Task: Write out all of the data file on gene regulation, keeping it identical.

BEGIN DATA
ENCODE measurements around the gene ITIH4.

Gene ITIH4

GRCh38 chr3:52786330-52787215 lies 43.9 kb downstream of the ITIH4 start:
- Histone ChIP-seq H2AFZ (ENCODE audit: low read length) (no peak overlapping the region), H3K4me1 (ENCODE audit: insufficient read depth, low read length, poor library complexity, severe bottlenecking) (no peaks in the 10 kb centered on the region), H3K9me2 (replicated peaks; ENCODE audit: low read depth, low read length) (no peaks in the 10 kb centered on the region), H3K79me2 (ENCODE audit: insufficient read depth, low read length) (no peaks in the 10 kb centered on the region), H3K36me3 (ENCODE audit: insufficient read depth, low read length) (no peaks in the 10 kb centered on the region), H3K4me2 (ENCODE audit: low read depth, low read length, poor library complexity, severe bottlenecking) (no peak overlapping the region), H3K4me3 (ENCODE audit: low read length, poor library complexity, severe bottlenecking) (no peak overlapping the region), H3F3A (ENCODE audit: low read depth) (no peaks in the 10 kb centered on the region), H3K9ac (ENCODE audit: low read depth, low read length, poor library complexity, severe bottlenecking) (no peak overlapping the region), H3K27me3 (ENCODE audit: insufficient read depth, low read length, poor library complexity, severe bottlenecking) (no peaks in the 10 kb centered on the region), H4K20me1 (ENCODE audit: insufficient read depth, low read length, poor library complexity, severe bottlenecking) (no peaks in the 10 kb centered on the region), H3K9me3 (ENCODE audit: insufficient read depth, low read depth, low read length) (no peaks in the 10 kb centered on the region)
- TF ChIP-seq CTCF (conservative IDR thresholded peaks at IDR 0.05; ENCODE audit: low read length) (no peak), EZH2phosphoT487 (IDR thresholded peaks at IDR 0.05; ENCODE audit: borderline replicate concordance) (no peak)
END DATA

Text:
ENCODE measurements around the gene ITIH4.

Gene ITIH4

GRCh38 chr3:52786330-52787215 lies 43.9 kb downstream of the ITIH4 start:
- Histone ChIP-seq H2AFZ (ENCODE audit: low read length) (no peak overlapping the region), H3K4me1 (ENCODE audit: insufficient read depth, low read length, poor library complexity, severe bottlenecking) (no peaks in the 10 kb centered on the region), H3K9me2 (replicated peaks; ENCODE audit: low read depth, low read length) (no peaks in the 10 kb centered on the region), H3K79me2 (ENCODE audit: insufficient read depth, low read length) (no peaks in the 10 kb centered on the region), H3K36me3 (ENCODE audit: insufficient read depth, low read length) (no peaks in the 10 kb centered on the region), H3K4me2 (ENCODE audit: low read depth, low read length, poor library complexity, severe bottlenecking) (no peak overlapping the region), H3K4me3 (ENCODE audit: low read length, poor library complexity, severe bottlenecking) (no peak overlapping the region), H3F3A (ENCODE audit: low read depth) (no peaks in the 10 kb centered on the region), H3K9ac (ENCODE audit: low read depth, low read length, poor library complexity, severe bottlenecking) (no peak overlapping the region), H3K27me3 (ENCODE audit: insufficient read depth, low read length, poor library complexity, severe bottlenecking) (no peaks in the 10 kb centered on the region), H4K20me1 (ENCODE audit: insufficient read depth, low read length, poor library complexity, severe bottlenecking) (no peaks in the 10 kb centered on the region), H3K9me3 (ENCODE audit: insufficient read depth, low read depth, low read length) (no peaks in the 10 kb centered on the region)
- TF ChIP-seq CTCF (conservative IDR thresholded peaks at IDR 0.05; ENCODE audit: low read length) (no peak), EZH2phosphoT487 (IDR thresholded peaks at IDR 0.05; ENCODE audit: borderline replicate concordance) (no peak)